MOSCOW (BP)–To call Golovinsky Church unique would be an understatement. How many other churches meet in the waiting room of a working veterinarian’s office?
Golovinsky Church does. Pet owners carrying dogs, cats and ferrets through the room during Sunday morning services are a common sight.
Even before the church’s launch in 2005, New Orleans Baptist Theological Seminary teams traveled to the area to prayerwalk and distribute literature in support of this Russian-led congregation. On several occasions, seminary volunteers have even played baseball with Russian teens in the nearby park.
“About four years ago, we participated in the planting of Golovinsky Church in the Northern District of Moscow,” NOBTS professor Jake Roudkovski said. “It was fascinating to see the church growing and reaching their area for Christ. Even though they are meeting in a veterinarian clinic, the church is not using their current circumstances as an excuse for not fulfilling the Great Commission.”
The church never planned to meet in an animal hospital, but members are thankful for the meeting space. Finding a consistent place to meet is a common problem for evangelical churches in Moscow, where few churches own buildings.
Finding a building or room to rent does not guarantee a consistent place of worship. Leasing rules in Russia are different than in the United States, and leases can be revoked with little warning.
Golovinsky Church began as a house church. For a while the church met in a local library on a monthly basis. Soon they were back in a home, meeting in pastor Genday Krechin’s apartment. When the landlord revoked Krechin’s lease, they had to search for space yet again.
That’s when the church found their tidy but unique rental space. The second floor meeting room is part of a large garage complex nestled among the rows of Soviet-era high-rise apartments. People from nearby apartments store their cars here due to the limited curbside parking and the cold, snowy weather. They walk or take a bus to the garage when they need their cars. The building also houses the vet’s office.
“The connection came through a believer who parks his car in one of the garages,” said Brad Stamey, an International Mission Board worker who helps launch Russian-led churches like Golovinsky. “It’s not the ideal location, but the hall is nice.”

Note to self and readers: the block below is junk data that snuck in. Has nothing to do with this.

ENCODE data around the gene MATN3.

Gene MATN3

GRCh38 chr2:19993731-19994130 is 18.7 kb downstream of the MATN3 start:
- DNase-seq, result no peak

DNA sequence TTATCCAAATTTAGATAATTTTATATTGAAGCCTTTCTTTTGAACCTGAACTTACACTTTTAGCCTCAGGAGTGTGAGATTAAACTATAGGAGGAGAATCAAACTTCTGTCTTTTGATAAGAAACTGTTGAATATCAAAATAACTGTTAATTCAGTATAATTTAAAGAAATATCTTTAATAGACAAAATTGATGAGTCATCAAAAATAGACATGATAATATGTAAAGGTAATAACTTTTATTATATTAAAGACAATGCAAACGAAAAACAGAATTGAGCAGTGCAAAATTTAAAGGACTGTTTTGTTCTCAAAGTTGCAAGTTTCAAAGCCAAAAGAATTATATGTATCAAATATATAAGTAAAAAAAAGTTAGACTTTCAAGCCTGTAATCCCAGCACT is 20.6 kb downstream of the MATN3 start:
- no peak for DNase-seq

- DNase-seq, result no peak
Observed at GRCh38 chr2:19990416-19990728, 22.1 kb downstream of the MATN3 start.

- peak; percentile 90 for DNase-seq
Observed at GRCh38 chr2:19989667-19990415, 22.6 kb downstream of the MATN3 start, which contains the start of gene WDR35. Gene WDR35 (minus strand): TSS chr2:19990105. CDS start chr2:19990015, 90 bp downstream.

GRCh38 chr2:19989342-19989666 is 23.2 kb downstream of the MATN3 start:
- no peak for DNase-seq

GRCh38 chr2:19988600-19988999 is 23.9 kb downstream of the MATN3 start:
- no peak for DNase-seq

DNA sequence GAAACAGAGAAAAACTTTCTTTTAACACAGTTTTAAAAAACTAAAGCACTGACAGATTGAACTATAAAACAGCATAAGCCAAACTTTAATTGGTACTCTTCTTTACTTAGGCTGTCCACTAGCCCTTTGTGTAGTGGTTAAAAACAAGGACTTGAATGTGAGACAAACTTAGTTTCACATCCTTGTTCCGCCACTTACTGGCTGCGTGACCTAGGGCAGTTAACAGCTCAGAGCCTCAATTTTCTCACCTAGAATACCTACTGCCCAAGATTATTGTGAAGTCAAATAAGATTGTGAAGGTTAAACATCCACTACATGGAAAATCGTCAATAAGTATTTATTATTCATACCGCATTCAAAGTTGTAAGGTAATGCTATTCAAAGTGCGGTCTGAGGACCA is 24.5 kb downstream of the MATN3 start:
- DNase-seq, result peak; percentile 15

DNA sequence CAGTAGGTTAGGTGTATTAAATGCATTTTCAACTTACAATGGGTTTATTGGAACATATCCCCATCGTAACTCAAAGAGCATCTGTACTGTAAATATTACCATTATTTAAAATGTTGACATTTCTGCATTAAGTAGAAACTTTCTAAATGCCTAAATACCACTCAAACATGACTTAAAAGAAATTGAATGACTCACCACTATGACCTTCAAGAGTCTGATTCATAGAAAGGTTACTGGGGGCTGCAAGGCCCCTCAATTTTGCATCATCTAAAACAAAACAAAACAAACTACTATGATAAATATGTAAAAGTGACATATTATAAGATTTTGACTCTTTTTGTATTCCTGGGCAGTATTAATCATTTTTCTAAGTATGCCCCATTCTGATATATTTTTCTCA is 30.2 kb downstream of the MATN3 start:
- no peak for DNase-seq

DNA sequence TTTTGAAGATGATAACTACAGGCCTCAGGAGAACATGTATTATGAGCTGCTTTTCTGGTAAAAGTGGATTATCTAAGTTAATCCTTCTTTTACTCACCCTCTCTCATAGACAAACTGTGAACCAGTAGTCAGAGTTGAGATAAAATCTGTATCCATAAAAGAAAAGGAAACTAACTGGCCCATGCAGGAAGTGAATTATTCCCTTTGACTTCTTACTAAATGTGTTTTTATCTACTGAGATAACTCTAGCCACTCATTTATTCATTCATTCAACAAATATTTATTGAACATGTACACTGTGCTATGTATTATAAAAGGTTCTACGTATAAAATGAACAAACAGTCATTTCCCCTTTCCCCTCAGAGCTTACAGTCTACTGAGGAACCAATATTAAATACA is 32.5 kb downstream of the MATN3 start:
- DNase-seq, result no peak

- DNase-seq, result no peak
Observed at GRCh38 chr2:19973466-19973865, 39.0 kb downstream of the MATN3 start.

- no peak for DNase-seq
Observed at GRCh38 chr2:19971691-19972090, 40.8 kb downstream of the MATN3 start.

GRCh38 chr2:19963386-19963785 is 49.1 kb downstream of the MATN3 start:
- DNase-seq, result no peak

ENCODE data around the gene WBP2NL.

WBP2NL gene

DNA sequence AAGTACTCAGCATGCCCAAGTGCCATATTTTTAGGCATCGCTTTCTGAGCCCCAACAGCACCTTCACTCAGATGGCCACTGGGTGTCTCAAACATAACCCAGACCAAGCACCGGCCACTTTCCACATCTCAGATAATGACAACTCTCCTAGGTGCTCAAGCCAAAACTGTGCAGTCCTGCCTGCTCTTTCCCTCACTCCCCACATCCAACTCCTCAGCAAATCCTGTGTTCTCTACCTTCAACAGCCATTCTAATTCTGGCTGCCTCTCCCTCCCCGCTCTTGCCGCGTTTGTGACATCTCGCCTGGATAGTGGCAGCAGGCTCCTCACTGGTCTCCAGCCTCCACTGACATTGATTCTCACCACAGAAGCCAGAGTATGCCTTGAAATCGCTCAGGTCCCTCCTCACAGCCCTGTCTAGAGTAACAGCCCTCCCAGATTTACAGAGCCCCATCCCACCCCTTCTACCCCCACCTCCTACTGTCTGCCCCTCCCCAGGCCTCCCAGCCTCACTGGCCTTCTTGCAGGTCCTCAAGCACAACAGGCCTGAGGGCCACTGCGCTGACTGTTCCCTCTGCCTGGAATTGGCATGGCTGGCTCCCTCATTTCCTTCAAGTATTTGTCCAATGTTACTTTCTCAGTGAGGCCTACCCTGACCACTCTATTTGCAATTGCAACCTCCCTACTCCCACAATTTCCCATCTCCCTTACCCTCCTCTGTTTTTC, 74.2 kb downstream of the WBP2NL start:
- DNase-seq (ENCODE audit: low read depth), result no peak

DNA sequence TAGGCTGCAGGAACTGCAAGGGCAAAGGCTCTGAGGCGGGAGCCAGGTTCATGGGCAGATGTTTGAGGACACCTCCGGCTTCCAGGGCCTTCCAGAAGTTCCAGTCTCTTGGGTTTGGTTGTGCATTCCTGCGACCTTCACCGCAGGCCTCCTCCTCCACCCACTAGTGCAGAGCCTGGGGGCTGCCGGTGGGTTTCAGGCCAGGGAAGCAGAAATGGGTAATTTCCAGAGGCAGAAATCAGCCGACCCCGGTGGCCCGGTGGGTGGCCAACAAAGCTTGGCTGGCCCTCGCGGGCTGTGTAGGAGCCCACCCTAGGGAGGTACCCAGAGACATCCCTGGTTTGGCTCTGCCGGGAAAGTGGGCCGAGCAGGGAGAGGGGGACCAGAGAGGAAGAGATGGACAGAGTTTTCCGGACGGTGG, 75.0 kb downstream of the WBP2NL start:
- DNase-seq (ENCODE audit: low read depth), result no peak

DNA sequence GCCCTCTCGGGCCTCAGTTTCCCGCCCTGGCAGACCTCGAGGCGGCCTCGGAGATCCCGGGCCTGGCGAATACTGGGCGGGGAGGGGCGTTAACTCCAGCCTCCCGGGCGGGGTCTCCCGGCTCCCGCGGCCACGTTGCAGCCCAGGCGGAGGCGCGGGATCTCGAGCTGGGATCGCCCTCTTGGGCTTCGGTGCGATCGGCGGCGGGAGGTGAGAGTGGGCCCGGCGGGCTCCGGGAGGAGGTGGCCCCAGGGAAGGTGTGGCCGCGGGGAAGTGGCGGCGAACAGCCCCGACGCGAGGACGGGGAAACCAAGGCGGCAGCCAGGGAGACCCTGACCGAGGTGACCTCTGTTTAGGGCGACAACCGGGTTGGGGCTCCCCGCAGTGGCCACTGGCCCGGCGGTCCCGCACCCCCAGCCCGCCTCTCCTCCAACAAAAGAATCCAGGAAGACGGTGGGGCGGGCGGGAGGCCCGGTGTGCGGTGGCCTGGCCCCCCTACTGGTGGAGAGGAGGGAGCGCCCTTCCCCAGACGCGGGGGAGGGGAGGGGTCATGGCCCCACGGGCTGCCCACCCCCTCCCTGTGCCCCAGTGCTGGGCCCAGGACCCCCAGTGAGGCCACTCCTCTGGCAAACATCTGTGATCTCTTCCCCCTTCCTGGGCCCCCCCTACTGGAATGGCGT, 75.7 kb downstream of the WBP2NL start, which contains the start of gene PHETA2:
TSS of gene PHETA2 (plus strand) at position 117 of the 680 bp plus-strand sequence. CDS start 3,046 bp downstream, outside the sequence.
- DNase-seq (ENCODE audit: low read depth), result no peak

In Moscow and other Russian cities, the city government is divided into smaller geographic districts known as okrugs. Moscow has 10 such districts. According to Stamey, the Northern Administrative District of Moscow is home to 1.2 million people. The Northern District is divided into 16 smaller regions. Golovinsky, with a population of 80,000 people, is the name of one of these smaller regions.
Golovinsky Church is the only Protestant church in this large area. In this respect, Golovinsky Church is not unique. There are few evangelical churches and evangelical Christians in Moscow.
The city’s lostness is one of the primary reasons New Orleans Seminary comes to Moscow, Roudkovski said. NOBTS President Chuck Kelley and seminary leaders want to see this vast city turn to Christ.
“Dr. Kelley’s vision for NOBTS students is to make an impact on the city of Moscow,” Roudkovski said. “There is a great need for more mission trips, more missionaries and more resources to be channeled to the work there. In the city of 15 million, less than 60,000 attend Protestant churches.”
Roudkovski was encouraged by the outcome of the January trip. He believes the group accomplished the type of goals set forth in the seminary’s original 2004 commitment to support and assist IMB church planting efforts in the Russian capital.
“The group from NOBTS made a real difference in Moscow,” he said. “In addition to encouraging missionaries, we conducted a soul-winning clinic for pastors and church leaders, engaged in prayerwalking and worked with churches in the area of evangelism. I have been taking groups to Moscow for the past eight years and this trip was one of the best.”
The church will soon face a significant challenge. For more than a year, Krechin, the pastor, has sensed God’s call to start a new mission work in southern Russia. This summer Krechin will leave Golovinsky Church to follow this new calling.
During the service, Krechin recommended a young man to serve as pastor after he leaves. Stamey and the members of Golovinsky are praying for the man Krechin has recommended for the pastoral role and for God’s guidance during the time of transition.
Another prayer need for this church and others is an increased focus on personal evangelism, Stamey said. Earlier in the week, Roudkovski led a personal evangelism training session for pastors and church leaders in Moscow. Roudkovski, who was born in Kazakhstan, taught the lessons in Russian. During the five-hour session, more than 50 pastors received seminary-level evangelism training.
For now, church leaders don’t see their current rental space as a challenge. In some ways, meeting in such a public space may be an advantage.
During the worship service Jan. 10, numerous pet owners shuffled through the room to the vet’s office in the back. Whether singing to accordion music, sharing personal testimonies or listening to the sermon, the church members didn’t miss a beat as people brought in their pets.
At least to the handful of pet owners who walked into the hall that day, this church is not tucked away from the world. It is visible. And Golovinsky Church knows firsthand that the church is not the building; it is the believers who gather together in the name of Christ.
Gary D. Myers writes for New Orleans Baptist Theological Seminary.